Saturday, September 27, 2014

Case File #141 - Millipedes

Yes you read that right...millipedes.  I'm scrapping about millipedes.  I told you in my last post that I was scrapping about something a little...different this time.  Hehe.  And actually, if you know of my daughter's love for bugs, you know it was only a matter of time before a creepy crawly made its way onto one of my pages. ;-)

Here is my layout and the CSI case file that inspired it.

It's a peculiar looking case file isn't it?  Kind of perfect for a peculiar looking little creature!  I chose pen work and epoxy accents as my evidence, and then, as prompted by the testimony, I chose to document something that many people consider strange.  Or creepy, at the very least.  I also chose to make a little quiz about what I learned when I decided to read up on these little leggy wonders.  Turns out, while they might at first seem creepy, they're actually pretty cool.

The quiz is tucked into that little pocket above, which I made out of some bug paper I picked up on clearance a few years back.

The Little Lady has been a lover of bugs since she was old enough to toddle, and I knew one day that paper was going to come in handy.  So, are you ready for the quiz?  See how many you can get right!


Millipedes, like their name suggests, have 1,000 legs.
FALSE.  Most millipedes have less than 100 legs and, in fact, when millipedes hatch, they have just 6 legs, adding a set of legs each time they molt and add a body segment.  This is called anamorphic development.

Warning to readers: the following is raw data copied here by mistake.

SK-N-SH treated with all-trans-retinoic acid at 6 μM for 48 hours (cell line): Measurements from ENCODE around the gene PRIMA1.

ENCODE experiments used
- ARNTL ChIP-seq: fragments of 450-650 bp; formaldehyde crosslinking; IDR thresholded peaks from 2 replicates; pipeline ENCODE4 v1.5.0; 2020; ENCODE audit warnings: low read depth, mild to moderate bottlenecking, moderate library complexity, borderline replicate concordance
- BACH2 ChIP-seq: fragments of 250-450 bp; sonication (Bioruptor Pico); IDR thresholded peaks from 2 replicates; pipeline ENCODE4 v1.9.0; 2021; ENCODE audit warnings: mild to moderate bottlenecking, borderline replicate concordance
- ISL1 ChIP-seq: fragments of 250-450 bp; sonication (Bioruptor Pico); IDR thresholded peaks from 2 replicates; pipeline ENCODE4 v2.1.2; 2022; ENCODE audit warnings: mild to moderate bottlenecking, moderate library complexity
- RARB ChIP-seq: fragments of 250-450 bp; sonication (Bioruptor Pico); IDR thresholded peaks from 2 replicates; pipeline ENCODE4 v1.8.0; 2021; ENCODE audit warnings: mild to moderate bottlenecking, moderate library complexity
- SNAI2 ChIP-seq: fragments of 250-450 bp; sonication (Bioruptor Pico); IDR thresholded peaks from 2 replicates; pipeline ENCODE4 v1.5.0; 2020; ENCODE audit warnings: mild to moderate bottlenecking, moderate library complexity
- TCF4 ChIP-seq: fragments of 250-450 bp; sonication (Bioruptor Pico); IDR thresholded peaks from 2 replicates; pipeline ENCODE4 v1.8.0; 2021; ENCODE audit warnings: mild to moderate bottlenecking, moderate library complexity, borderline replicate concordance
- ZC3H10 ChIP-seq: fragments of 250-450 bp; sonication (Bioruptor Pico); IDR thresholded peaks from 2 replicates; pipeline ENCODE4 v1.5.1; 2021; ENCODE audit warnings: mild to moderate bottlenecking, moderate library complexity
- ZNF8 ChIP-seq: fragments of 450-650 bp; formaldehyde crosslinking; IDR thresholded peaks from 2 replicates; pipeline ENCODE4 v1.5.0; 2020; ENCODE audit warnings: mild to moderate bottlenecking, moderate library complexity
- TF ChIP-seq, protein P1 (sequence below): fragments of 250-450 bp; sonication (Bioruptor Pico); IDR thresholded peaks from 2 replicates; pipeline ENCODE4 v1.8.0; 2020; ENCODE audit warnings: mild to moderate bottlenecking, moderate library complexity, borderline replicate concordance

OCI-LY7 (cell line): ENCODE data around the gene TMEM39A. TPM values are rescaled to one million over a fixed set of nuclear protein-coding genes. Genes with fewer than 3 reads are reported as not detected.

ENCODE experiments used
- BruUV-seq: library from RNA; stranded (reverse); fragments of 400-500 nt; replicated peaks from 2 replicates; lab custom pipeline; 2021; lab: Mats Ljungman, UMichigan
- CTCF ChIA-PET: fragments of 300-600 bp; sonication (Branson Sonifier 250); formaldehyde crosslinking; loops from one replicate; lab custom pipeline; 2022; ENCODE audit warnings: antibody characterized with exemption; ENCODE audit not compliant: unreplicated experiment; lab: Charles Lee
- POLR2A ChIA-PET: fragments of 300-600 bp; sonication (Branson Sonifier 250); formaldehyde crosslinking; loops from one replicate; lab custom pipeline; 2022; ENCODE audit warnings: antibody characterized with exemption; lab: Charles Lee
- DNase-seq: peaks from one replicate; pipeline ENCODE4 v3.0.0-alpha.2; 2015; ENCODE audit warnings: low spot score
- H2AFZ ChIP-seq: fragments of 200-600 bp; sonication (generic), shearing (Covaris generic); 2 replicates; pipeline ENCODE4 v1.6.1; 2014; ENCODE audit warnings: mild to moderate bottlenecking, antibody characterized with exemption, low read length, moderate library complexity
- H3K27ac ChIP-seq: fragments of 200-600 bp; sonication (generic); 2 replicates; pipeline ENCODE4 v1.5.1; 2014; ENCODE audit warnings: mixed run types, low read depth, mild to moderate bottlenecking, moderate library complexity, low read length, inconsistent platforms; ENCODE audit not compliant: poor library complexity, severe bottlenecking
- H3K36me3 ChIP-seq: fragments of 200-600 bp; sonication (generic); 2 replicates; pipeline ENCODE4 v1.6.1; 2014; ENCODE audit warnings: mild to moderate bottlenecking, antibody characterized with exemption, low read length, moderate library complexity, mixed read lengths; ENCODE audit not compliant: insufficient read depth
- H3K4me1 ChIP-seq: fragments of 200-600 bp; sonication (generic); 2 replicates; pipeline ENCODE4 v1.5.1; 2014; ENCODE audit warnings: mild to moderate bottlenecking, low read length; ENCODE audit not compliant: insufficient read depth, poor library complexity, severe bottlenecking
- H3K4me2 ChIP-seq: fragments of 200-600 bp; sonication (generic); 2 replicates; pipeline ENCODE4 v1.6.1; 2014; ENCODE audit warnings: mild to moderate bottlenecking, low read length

Millipedes are omnivores and eat both vegetation and other small insects.
FALSE.  Millipedes are nature’s gentle decomposers and only eat leaf litter.
When threatened, millipedes can sting predators to protect themselves.
FALSE.  Millipedes are docile creatures that do not bite, do not have pincers, and cannot sting.  They do, however, have special glands (called ozopores) that give off a foul smelling and tasting compound meant to repel predators.
Millipedes court females with songs and back rubs.
TRUE!  Females initially curl up in a ball assuming an approaching millipede is a threat, so the male loosens her up by singing her songs and walking on her back with all of those legs, giving her a millipede massage!
Millipedes were the first animals to live on land.
TRUE!  Millipede fossils found in Scotland date back 428 million years and are the oldest fossils to have spiracles (for breathing air), suggesting that millipedes were the first animals to make the move from water to land.
Millipedes make good pets.
TRUE!  They are docile, easy to feed, and require little maintenance.

Kind of cool, right?  Nature never ceases to amaze. :)  Here are some closeups.

Thanks for visiting!  I hope you have a wonderful autumn weekend planned!




  1. Fabulous page and interesting facts! Still don't think I'll be picking one up and playing with it but love the page!

  2. Fascinating fact sheet and a gorgeous nature page. We have lots of millis where we live and they are part of our Grandies lives too. Love that your daughter is being raised in non- gender specific ways. How enlightened :)

  3. I had to stop by your blog to see the close up photos. First of all, I think it is wonderful that you encourage your daughter to love nature. Perhaps she will grow up to be a scientist and find a cure for cancer or something equally as important.

    Great work on the LO

  4. Love how you've done the mili photos in b&w...& that blackboard speech bubble looks great.....but, for me. I don't like bugs. I'm glad others DO.....not that I would ever hurt I reallly liked that saying, too. When mine were little & wanted to squish them, or pick them up, I'd say 'No! Their mummy or daddy is waiting for them to come gotta leave them alone!'.....Now I'm doing the same thing with the grand kid!!!